Researchers Study Light's Impact on Young Thoroughbreds

Researchers Study Light's Impact on Young Thoroughbreds

An extended photoperiod appears to have variety of effects, from encouraging coat shedding to increasing bone mineral density.

Photo: Anne M. Eberhardt/The Horse

Horses are typically considered seasonal breeders whose natural breeding season occurs in the spring and summer. While this fact might be trivial to most owners, it is significant for Thoroughbred racehorse owners and breeders who want to produce offspring as early in the year as possible.

Regardless of the month in which a Thoroughbred racehorse is born, his official birthday is Jan. 1. This means that, despite technically being the same age, horses born early in the year (in February, for instance) will generally be larger than those born later in the year (e.g., in June), said Kazuyoshi Taya, DVM, PhD, of the University of Agriculture and Technology’s Cooperative Department of Veterinary Medicine Laboratory of Veterinary Physiology, in Tokyo, Japan.

“Thoroughbred breeders and owners want to get large and strong horses in the same age to entry in the classic race,” Taya added.

In a recent study, Taya and his colleagues evaluated the effects of an extended photoperiod (EP, or hours of daylight) treatment in Thoroughbred colts and fillies from winter at 1 year old to the following spring at 2 years old. Similar to previous research, the team determined that breeders can use periods of extended light exposure to stimulate testicular function in colts and ovarian function and early ovulation in fillies.

The extended photoperiod stimulates the brain, specifically the hypothalamus and the pituitary, which secretes gonadotropins. Gonadotropins include prolactin, a follicle-stimulating hormone (FSH), and luteinizing hormone (LH). These hormones stimulate testis and ovary function, encouraging sperm production in males and ovulation in females.

In natural light conditions, horses typically ovulate no earlier than April. However, mares receiving EP treatments at the Hikada Training and Research Center in Japan as early as December 10 began ovulating two to four months sooner than control mares.

“This effect is significant for breeders to get early conception in mares,” Taya said.

But that wasn’t all the researchers learned.

They determined that EP treatments increased the secretion of prolactin, a hormone that triggers milk production and aids in udder development. Prolactin also helps encourage calcium absorption from the intestine, prevent gastric ulcers, and signal when to shed the hair coat. Furthermore, Taya uncoverved prolactin’s anxiolytic (antianxiety) effect, suggesting it’s an important hormone in the brain function during stressful conditions.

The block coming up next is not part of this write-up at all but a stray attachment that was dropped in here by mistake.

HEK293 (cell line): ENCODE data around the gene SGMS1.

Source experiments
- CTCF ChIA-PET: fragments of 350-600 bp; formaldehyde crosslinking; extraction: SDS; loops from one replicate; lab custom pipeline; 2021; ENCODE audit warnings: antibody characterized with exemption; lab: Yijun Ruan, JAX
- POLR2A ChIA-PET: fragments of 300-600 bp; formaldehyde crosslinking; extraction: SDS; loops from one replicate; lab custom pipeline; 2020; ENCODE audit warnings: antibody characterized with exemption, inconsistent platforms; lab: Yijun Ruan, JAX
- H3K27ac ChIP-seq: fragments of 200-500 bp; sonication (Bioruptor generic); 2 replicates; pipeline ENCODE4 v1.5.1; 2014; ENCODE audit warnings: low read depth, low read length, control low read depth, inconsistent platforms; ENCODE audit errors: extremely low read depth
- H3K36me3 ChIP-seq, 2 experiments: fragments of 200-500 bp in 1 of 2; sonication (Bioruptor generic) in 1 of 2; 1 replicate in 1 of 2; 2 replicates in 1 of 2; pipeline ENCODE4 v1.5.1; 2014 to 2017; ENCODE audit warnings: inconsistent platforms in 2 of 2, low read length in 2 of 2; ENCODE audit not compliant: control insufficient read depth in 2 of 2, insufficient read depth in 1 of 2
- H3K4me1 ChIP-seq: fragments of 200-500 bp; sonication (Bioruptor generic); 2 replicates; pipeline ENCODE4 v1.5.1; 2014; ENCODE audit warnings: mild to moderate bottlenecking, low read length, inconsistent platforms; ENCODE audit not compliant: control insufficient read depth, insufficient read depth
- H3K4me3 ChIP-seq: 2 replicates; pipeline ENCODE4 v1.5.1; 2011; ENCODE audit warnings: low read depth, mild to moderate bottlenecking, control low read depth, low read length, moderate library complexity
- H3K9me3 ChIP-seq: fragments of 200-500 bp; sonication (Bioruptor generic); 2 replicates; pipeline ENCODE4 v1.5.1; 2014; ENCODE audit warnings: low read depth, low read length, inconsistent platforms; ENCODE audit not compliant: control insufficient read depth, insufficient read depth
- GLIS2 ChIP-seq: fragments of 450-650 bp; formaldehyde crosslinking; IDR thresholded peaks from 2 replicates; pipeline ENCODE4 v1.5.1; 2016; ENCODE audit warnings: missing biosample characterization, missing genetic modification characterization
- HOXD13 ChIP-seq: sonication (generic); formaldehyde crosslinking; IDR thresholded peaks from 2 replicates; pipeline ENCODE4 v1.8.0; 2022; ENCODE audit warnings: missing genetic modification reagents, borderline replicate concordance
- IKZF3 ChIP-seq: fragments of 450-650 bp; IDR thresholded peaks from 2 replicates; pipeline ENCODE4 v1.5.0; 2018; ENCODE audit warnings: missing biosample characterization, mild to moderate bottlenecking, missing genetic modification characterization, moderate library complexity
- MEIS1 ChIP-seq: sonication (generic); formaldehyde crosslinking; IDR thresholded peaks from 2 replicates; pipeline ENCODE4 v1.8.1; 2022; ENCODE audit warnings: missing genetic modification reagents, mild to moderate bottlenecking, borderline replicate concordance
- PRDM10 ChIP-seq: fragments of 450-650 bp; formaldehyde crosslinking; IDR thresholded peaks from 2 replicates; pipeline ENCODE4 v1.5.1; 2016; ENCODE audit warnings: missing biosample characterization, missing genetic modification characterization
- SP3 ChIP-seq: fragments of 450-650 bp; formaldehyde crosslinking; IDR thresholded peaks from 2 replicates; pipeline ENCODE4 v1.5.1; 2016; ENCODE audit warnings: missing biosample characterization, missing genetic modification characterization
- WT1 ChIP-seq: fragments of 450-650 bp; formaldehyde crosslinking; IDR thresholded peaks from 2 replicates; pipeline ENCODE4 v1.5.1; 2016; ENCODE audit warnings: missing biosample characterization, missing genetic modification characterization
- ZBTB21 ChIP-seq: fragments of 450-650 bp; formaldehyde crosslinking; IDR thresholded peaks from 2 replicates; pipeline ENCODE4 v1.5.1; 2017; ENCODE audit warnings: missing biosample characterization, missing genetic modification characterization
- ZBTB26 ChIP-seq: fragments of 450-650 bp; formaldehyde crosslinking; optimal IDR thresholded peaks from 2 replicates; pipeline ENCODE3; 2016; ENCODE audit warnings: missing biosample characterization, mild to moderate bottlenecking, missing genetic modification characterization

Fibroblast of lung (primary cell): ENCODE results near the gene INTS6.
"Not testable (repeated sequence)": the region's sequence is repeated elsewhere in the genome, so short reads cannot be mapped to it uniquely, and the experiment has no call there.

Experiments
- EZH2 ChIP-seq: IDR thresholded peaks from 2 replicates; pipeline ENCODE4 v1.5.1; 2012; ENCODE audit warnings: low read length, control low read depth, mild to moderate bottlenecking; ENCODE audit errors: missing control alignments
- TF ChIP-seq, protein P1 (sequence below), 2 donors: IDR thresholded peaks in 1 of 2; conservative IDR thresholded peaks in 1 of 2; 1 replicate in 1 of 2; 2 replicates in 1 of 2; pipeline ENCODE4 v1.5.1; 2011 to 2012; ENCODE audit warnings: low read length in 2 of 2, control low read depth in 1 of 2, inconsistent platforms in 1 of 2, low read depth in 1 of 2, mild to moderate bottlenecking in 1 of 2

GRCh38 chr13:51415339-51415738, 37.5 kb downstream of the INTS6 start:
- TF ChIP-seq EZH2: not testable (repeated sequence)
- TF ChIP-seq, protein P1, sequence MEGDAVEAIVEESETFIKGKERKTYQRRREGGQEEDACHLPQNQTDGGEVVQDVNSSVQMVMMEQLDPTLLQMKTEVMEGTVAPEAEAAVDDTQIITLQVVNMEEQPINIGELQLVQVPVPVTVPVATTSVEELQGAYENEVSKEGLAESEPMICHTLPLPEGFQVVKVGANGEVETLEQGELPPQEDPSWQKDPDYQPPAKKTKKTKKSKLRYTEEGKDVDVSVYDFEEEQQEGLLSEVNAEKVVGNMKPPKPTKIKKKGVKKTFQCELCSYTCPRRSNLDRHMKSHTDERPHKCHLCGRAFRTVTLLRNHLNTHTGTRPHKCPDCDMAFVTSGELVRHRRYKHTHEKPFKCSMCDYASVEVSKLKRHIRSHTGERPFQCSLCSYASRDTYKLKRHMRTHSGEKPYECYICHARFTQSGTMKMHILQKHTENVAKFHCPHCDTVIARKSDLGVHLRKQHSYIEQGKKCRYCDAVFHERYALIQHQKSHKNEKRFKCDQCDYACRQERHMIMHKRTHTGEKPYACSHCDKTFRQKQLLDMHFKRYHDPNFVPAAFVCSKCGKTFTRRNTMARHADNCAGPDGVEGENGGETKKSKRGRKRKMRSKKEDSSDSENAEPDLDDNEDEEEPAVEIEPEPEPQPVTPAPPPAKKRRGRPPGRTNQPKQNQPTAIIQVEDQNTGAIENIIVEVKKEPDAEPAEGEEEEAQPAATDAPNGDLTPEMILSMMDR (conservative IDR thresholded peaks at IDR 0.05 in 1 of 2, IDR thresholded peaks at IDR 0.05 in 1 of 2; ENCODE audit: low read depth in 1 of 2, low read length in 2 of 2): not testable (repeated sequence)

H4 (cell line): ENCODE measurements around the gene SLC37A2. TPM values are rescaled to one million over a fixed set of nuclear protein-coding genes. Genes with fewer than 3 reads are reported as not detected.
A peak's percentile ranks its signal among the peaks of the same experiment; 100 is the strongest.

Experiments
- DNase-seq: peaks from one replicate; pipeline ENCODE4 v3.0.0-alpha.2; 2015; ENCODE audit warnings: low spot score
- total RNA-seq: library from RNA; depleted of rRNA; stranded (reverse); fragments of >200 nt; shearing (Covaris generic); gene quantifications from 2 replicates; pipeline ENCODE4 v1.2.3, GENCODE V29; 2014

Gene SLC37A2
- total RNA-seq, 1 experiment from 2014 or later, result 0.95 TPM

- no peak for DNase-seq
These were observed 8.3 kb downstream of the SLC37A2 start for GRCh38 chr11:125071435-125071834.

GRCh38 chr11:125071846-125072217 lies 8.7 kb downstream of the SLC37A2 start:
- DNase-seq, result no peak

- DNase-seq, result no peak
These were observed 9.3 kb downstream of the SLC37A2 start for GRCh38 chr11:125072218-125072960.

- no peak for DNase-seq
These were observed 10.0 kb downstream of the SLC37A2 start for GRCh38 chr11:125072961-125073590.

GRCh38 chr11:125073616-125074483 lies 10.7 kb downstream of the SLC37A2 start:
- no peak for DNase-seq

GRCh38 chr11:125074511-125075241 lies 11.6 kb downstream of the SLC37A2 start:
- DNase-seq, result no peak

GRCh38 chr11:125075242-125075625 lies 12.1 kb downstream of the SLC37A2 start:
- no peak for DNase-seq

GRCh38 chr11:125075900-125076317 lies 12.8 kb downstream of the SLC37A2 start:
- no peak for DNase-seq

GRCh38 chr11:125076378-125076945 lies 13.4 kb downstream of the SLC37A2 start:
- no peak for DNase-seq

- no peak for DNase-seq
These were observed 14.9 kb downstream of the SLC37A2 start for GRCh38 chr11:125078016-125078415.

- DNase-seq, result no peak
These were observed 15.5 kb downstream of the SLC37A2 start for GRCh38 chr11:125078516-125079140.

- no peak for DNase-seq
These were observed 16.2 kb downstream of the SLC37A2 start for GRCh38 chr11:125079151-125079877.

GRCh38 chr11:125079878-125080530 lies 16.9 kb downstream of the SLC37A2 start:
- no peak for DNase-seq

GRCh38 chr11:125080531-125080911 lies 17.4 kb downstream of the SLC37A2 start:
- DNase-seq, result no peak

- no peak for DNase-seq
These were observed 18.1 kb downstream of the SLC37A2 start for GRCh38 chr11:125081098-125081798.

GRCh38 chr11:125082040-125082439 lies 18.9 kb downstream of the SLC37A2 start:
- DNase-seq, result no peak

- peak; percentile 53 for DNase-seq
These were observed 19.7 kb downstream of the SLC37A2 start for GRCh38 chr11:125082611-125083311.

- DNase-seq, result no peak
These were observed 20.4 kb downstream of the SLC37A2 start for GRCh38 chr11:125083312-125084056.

Further, because EP treatments activate colts’ and fillies’ gonadal function, they also increase testosterone and estradiol-17β secretion. Both testosterone and estradiol-17β are hormones are have been linked to muscle strength and increased bone mineral density. Encouraing greater levels of testosterone and estradiol-17β reduces the risk of young Thoroughbreds in training developing motor organ or training diseases, the team said.

“Our previous (research) demonstrated that the fat thickness is lower in the EP-treated male yearling than the control, whereas the fat-free body weight was higher in the EP treated male yearling,” Taya added.

There are no differences in female yearlings in either fat thickness or fat-free body weight, he added. This suggests that the EP treatment increased circulating testosterone, thereby increasing muscle volume in male yearlings.

“Since extended photoperiod treatment-induced changes in the yearlings were within the physiological range, and the method is safe and simple, the treatment may be an effective technique in horse husbandry,” Taya said.

The study, “Effects of an extended photoperiod on gonadal function and condition of hair coats in Thoroughbred colts and fillies,” was published in the Journal of Equine Science

About the Author

Katie Navarra

Katie Navarra has worked as a freelance writer since 2001. A lifelong horse lover, she owns and enjoys competing a dun Quarter Horse mare.

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